Amsterdam 5th Ward Alderman James Martuscello discusses Monday a local law he has proposed to expand user fee abatements in the city. Photo by John Purcell/Recorder
By JOHN PURCELL
Recorder News Staff
A proposal to widen eligibility for the city’s user fee abatement has gotten even wider to include commercial and industrial properties along with adding single unit residential homes.
Fifth Ward Alderman James Martuscello presented his proposed local law to amend the city code to allow for user fee abatements to include single-unit residential properties and commercial or industrial properties. The existing law allows owners of multiple-unit residential property to apply for a temporary exemption from per-unit charges for water, sewer and garbage user fees if certain conditions are met.
Martuscello said his proposed amendment would make “everything fair” and encourage people to buy property in the city.
“The whole purpose of this is when people buy property in the city of Amsterdam through auction if they make a serious effort to put money into it, the abatement is their savings,” Martuscello said. “By not paying the water, sewer and garbage, they take that money and put it in toward the house.”
First Ward Alderman Edward Russo agreed the abatement should be expanded to be fair to people who purchase properties falling outside of existing regulations.
Martuscello said the city also does not want properties returning to the foreclosure auction block in the future, so the abatement helps facilitate investment while avoiding potential demolition expenses.
Deputy Mayor and 3rd Ward Alderman Chad Majewski was supportive of the revised regulations, because it could spur more investment in the city. Majewski said the user fee exemption would only be temporary.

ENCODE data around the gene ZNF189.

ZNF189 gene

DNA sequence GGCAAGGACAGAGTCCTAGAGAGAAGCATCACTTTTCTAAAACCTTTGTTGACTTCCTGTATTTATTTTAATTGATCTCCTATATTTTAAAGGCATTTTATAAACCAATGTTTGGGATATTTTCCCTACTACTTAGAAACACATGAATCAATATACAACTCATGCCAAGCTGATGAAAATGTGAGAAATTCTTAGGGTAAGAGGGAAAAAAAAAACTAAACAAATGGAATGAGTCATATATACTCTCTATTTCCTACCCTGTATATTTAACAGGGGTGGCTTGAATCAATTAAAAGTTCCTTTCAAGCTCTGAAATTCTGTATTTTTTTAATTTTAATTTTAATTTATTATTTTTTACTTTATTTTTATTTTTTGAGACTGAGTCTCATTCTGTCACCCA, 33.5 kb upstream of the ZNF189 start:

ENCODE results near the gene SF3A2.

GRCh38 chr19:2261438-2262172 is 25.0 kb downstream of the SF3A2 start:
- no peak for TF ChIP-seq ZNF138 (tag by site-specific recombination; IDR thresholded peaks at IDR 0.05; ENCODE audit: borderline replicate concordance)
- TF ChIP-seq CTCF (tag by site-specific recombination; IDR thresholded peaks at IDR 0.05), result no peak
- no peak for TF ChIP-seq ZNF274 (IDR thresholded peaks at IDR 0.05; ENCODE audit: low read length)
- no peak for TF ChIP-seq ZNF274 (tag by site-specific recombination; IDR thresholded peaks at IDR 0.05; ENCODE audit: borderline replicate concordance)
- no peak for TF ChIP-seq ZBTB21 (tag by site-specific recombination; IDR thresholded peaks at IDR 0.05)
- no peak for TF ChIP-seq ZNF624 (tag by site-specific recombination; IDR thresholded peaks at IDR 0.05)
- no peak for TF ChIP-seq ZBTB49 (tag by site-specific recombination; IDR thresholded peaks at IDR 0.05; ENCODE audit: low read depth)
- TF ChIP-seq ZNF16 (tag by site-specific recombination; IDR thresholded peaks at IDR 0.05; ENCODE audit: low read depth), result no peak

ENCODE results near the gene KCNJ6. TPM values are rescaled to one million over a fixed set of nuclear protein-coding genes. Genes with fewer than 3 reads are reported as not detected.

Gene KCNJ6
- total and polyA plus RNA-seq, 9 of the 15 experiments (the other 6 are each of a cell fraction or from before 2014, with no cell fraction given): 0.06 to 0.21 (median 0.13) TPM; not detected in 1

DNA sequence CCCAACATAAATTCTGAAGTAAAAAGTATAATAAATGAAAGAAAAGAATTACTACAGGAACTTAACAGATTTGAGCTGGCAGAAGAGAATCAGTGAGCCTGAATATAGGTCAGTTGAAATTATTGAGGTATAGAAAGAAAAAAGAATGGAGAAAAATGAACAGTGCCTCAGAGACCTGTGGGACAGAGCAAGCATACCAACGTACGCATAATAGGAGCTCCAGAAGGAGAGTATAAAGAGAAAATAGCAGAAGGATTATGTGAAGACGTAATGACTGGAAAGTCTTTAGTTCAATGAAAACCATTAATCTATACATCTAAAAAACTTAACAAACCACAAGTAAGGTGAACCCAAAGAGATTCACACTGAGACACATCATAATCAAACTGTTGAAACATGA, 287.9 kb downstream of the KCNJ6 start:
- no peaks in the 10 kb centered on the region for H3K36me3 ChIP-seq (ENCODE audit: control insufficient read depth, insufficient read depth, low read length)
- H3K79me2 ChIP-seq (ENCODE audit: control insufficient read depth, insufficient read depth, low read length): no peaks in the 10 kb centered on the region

The revised regulations would only grant an abatement for a unit with an active, approved building permit for work estimated to exceed $7,500 per residential unit, or $10,000 per a commercial or industrial unit, and causes the unit to be vacant or uninhabitable for more than two months during construction.
Martuscello increased the estimated work costs for a residential unit by $2,500, along with adding the required costs for commercial and industrial units, for the amended regulations. A commercial or industrial unit would be excluded from paying its metered user fees as opposed to a residential unit flat-fee.
The exemption is applied to the balance of quarterly user fees not yet due for the fiscal year as of the date an abatement is granted, along with fees for the entire next fiscal year. If the property was purchased from Amsterdam within two years of filing an exemption application, the abatement period will be extended to two additional tax years, according to the law.
The abatement does not apply to property taxes, which would be due as normal.
A lingering question remains whether the expanded abatement is effective going forward or if there could be some type of retroactive eligibility offered.
Martuscello said he would like to apply the expanded abatement retroactively, but some aldermen expressed apprehension.
“The more people you can get on this the better,” Martuscello said. “I want to give people incentive to do something with the house that they purchased.”
Corporation Counsel William Lorman said the local law could be applied retroactively, but he was unsure whether retroactive eligibility was wise for the city. “You could do it, but I don’t know if you really want to do it,” Lorman said.
Majewski suggested any application for an abatement to be applied retroactively could be granted on a case-by-case by the city council. Majewski said he wished the regulations had been amended prior to recently held foreclosure auctions.
If a property owner granted an exemption fails to complete the work authorized in their building permit, all abated fees must be paid back to the city, according to the law. Forfeited fees also become a lien on the property.
Renting or permitting occupancy of an abated unit is illegal for a property owner unless the building permit is closed. A property owner found breaking this law would be committing a misdemeanor offense punishable by a fine of up to $1,000 or up to one year in jail, or both.